When to Trust Your Intuition

Listen 49:14
A yellow street sign with arrows directing towards logic and intuition

(Pixelvario/Big Stock)

It’s when a dark alleyway makes the hairs stand up on the back of our neck; when a mother just knows that something’s wrong with her kid; when you meet someone, and can tell they’ll either be your best friend — or your worst nightmare.

On the surface, intuition can seem a bit like magic — this unexplainable knowledge that pops in our heads, based on nothing but a feeling. But scientists say there’s more to intuition than just gut instinct. It’s about how our brains use years of accrued information to make predictions about what’s going to happen next — all on a subconscious level. But if we don’t know exactly how intuition works, how can we trust it — and should we trust it?

On this episode, we explore intuition — what it is, how we can harness it, and when to avoid it. We hear stories about the edge that human doctors have over AI, one woman’s incredible feat of motherly intuition, and why some people call intuitive eating the antidote to diet culture.

Also heard on this week’s episode:

  • We talk with David Jaison, who offers us a peek behind the curtain of “mentalism” — a kind of performance art that uses a mix of psychology, showmanship, and intuition to surprise audiences.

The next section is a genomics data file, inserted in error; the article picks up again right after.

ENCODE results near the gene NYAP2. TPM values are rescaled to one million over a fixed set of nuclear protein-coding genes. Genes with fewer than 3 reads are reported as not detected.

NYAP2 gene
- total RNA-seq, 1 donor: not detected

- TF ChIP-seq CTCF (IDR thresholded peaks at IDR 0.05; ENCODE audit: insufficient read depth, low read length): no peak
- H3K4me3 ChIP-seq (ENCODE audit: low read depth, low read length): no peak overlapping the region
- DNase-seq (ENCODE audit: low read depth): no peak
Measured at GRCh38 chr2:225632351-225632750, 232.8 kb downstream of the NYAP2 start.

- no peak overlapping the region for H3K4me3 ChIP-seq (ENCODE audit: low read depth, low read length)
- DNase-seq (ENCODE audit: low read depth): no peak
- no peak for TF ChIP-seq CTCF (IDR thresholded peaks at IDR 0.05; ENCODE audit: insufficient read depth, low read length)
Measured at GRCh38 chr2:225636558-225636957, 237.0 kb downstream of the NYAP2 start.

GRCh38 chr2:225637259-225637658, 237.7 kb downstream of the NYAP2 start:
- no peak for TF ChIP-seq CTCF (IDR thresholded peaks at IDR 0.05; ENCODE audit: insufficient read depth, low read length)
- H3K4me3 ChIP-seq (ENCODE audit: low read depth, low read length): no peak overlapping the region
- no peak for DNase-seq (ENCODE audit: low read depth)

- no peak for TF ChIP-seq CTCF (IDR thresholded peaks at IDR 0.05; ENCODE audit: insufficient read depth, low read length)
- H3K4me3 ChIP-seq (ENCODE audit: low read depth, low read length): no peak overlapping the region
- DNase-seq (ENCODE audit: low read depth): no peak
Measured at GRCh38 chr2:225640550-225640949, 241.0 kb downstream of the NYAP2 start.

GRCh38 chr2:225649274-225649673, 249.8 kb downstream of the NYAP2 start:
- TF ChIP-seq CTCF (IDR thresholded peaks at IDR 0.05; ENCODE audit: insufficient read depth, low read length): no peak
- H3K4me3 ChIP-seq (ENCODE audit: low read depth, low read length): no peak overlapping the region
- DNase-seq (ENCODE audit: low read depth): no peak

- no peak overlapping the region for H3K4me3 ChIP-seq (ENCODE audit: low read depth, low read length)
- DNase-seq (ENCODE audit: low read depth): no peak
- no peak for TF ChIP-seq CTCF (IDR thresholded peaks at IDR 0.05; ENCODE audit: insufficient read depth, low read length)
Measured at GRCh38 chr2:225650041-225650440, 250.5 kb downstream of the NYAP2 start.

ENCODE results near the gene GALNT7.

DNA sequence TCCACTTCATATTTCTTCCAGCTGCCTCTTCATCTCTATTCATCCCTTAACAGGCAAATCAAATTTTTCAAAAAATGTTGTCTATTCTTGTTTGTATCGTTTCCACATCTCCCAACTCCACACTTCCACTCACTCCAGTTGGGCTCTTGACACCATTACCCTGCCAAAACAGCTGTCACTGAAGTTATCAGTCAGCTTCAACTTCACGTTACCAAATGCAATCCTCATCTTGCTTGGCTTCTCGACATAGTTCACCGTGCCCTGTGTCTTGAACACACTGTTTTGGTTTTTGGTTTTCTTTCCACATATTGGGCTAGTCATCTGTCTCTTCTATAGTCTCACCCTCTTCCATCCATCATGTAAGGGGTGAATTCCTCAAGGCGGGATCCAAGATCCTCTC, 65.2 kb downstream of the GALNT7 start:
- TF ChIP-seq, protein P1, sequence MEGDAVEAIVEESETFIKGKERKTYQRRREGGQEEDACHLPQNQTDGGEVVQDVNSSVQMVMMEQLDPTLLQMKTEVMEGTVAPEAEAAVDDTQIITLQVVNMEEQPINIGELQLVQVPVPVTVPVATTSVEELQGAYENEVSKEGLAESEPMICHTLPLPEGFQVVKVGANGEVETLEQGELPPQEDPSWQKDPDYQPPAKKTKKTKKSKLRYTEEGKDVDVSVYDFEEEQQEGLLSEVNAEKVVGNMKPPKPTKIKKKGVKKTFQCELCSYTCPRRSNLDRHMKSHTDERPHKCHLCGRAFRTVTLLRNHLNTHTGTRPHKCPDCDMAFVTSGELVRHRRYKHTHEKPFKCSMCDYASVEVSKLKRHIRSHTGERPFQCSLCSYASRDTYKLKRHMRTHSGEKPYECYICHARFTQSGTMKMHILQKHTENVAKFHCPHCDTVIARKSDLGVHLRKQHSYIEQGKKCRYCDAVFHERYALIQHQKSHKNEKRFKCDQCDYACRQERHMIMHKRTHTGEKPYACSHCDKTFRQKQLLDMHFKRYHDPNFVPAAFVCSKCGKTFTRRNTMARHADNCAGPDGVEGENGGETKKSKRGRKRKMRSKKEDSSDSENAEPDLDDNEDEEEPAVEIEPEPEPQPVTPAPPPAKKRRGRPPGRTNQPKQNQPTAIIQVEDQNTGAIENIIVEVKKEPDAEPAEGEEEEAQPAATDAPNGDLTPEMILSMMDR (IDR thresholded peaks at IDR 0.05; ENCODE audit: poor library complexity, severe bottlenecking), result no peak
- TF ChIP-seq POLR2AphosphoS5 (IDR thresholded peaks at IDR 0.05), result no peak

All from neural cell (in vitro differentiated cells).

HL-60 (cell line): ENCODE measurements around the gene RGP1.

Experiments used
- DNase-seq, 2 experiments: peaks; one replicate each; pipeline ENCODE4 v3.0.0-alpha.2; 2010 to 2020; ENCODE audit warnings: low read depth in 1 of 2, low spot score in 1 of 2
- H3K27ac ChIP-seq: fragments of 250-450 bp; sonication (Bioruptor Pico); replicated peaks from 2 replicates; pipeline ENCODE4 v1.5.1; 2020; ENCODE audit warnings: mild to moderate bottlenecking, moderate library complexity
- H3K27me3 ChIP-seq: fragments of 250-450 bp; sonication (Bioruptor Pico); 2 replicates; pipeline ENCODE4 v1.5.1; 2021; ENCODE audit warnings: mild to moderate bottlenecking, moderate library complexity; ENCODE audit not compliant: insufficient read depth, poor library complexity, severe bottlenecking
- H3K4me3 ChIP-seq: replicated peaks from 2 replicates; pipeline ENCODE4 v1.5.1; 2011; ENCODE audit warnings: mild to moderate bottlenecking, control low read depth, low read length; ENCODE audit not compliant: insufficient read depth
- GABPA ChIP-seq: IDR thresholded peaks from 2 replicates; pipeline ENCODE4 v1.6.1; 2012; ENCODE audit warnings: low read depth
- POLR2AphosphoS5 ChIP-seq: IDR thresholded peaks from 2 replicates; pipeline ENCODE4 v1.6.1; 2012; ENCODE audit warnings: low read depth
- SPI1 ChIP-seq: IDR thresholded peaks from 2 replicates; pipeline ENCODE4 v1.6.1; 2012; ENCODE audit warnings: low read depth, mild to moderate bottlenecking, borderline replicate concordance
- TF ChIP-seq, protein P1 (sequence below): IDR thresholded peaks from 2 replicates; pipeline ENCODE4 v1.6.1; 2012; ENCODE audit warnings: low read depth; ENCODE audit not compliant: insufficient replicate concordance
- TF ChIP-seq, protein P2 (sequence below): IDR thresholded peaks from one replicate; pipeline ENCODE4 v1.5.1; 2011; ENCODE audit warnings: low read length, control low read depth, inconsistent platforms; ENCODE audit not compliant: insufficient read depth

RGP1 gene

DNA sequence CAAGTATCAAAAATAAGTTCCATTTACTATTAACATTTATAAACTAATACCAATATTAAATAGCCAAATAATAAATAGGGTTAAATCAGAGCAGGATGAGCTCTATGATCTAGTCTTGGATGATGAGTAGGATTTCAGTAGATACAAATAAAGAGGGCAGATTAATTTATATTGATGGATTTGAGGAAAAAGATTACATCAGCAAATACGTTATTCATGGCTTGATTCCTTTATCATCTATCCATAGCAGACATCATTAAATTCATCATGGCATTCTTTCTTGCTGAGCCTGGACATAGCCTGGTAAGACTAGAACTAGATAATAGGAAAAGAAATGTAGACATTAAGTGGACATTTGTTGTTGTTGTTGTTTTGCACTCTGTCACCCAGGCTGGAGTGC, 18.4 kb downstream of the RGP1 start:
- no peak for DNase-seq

• Neuroscientist Joel Pearson breaks down the emerging science behind intuition — where it comes from, how it works, and when we should (and shouldn’t) trust our gut feelings. Pearson is the founder and director of Future Minds Lab at the University of New South Wales in Sydney.
  • Artificial intelligence may not have the best bedside manner, but it’s getting better and better at diagnosing and treating patients. So what does that mean for traditional MDs? Reporter Jad Sleiman explores the edge that human doctors have over AI — at least for now.
  • When Katie Pratt was 3 years old, she was diagnosed with a Chiari malformation, a rare condition in which the cerebellum bulges through an opening in the skull into the spinal canal. Katie’s mom, Wendy, had a hunch about what the solution would be — but it wasn’t until doctors opened up Katie’s skull that they discovered she was right. Katie interviews her mom about the experience, and her incredible flash of mother’s intuition.
  • You might’ve heard of intuitive eating, a practice that proponents are calling an antidote to both diet culture and disordered eating. Reporter Liz Tung talks with Elyse Resch, one of the founders of intuitive eating, and one young woman about how intuitive eating changed her relationship with food.

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